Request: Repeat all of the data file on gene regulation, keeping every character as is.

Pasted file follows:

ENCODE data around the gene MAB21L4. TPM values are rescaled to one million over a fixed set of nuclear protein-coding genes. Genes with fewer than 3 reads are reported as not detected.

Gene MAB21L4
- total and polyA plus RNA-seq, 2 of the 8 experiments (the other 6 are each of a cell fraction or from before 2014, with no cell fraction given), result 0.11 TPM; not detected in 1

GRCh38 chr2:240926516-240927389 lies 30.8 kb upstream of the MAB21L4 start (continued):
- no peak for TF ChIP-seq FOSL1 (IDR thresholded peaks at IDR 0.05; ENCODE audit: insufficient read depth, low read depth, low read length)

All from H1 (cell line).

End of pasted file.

ENCODE data around the gene MAB21L4. TPM values are rescaled to one million over a fixed set of nuclear protein-coding genes. Genes with fewer than 3 reads are reported as not detected.

Gene MAB21L4
- total and polyA plus RNA-seq, 2 of the 8 experiments (the other 6 are each of a cell fraction or from before 2014, with no cell fraction given), result 0.11 TPM; not detected in 1

GRCh38 chr2:240926516-240927389 lies 30.8 kb upstream of the MAB21L4 start (continued):
- no peak for TF ChIP-seq FOSL1 (IDR thresholded peaks at IDR 0.05; ENCODE audit: insufficient read depth, low read depth, low read length)

All from H1 (cell line).